M. makes use of a concept of political virtue, which in a republic is love of the homeland, that is, love of equality, as a the key mechanism that makes republican government move, as honor makes monarchy move. He notes that a government can have one of these mechanisms in it, even though it is not one of the mechanisms that causes the main movement of that particular government. So monarchy can have virtue, and republics can have honor, but they don't cause the movements of those governments. The good man is the man who loves the laws of his country and who acts from love of the laws of his country.

He says he has sought the underlying principles governing the actions of men and history, without prejudice, but from their nature. Many of the truths he writes will be seen only after one sees the chain connecting them with others, and the more one reflects on the details the more one will feel the certainty of the principles.

Laws are the necessary, consistently established relations deriving from the nature of things. All beings have their laws: god, nature, animals, man, etc. He thinks it is obvious a god created everything according to consistent laws and that he continues to preserve those laws, otherwise, everything would be destroyed. Particular intelligent beings can have laws that they have made, like fairness and justice, and before these are made they were always possible according to the Laws already established. So justice is objective, even before just laws are made by man, just like the laws of radii still exist before any particular circle is drawn; so that when men create their laws it is just to adhere to the absolute laws of fairness. He lists some things he thinks are fair. Though the intelligent world also has laws that are invariable by their nature, unlike the physical world, it does not follow its laws consistently. Intelligent beings are limited by their nature and are consequently subject to error; furthermore, it is in their nature to act by themselves. Therefore, they do not consistently follow their primitive laws or even always follow the laws they give themselves. He thinks animals preserve their being through seeking pleasure, and have natural laws because they are united in feeling, but have no positive laws because they are not united in knowledge, then writes some more on their limitations and on man's.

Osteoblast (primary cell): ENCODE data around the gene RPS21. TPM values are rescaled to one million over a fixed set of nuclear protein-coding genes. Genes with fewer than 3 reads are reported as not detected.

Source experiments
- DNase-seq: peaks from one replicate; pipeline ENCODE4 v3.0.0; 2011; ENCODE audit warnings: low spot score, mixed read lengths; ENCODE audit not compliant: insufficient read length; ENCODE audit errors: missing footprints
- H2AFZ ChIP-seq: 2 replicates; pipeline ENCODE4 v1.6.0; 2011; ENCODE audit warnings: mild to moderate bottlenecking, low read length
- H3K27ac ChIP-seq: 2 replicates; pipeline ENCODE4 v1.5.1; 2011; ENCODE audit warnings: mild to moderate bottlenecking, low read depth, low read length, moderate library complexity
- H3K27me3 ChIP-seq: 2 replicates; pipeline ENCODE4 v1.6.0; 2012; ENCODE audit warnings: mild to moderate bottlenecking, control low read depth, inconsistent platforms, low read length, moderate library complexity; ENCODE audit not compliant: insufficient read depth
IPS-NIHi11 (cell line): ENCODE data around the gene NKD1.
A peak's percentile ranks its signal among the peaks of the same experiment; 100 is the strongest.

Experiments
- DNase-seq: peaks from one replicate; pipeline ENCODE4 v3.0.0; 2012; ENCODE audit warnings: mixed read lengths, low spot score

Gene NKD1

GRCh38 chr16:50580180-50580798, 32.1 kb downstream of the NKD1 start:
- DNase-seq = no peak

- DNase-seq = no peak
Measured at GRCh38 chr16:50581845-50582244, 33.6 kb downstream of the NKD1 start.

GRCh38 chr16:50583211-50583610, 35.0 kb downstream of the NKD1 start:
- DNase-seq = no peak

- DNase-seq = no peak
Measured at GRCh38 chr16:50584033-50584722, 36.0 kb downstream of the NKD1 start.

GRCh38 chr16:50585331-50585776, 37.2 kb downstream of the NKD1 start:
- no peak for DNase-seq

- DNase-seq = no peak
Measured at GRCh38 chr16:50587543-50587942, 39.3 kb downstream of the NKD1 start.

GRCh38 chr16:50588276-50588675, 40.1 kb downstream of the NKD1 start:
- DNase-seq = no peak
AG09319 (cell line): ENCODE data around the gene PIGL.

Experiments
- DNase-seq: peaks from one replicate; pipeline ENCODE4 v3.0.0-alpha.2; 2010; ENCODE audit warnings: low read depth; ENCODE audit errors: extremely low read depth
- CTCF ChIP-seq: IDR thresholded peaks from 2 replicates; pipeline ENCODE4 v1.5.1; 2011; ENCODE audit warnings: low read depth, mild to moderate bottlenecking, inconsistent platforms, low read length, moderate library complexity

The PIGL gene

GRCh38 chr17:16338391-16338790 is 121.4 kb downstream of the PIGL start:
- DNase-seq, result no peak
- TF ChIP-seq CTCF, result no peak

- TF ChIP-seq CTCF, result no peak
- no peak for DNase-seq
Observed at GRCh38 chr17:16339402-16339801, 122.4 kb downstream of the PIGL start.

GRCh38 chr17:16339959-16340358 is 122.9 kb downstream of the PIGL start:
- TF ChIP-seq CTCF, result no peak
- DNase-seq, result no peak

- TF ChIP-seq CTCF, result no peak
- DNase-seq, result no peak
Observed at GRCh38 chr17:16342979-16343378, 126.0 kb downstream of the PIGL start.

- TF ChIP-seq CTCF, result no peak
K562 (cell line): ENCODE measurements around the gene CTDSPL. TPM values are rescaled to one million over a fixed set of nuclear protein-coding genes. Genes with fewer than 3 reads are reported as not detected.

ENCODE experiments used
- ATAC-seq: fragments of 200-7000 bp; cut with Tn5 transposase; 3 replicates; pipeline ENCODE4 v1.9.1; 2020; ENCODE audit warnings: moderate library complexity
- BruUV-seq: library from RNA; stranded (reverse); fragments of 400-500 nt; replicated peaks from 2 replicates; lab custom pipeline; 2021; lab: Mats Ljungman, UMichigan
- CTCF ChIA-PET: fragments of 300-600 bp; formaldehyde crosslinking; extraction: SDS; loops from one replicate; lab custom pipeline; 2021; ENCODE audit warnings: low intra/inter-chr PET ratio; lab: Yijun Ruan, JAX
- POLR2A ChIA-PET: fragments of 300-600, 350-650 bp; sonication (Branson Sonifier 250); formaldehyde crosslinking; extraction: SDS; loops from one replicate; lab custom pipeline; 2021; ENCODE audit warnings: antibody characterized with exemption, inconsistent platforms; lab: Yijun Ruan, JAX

Man, as a physical being, is governed by invariable laws like other bodies. As an intelligent being, he constantly violates the laws god has established and changes those he himself establishes; he must guide himself, and yet he is a limited being; he is subject to ignorance and error, as are all finite intelligences; he loses even the imperfect knowledge he has. As a feeling creature, he falls subject to a thousand passions. Such a being could at any moment forget his creator; god has called him back to him by the laws of religion. Such a being could at any moment forget himself; philosophers have reminded him of himself by the laws of morality. Made for living in society, he could forget his fellows; legistlators have returned him to his duties by political and civil laws. 1-1-1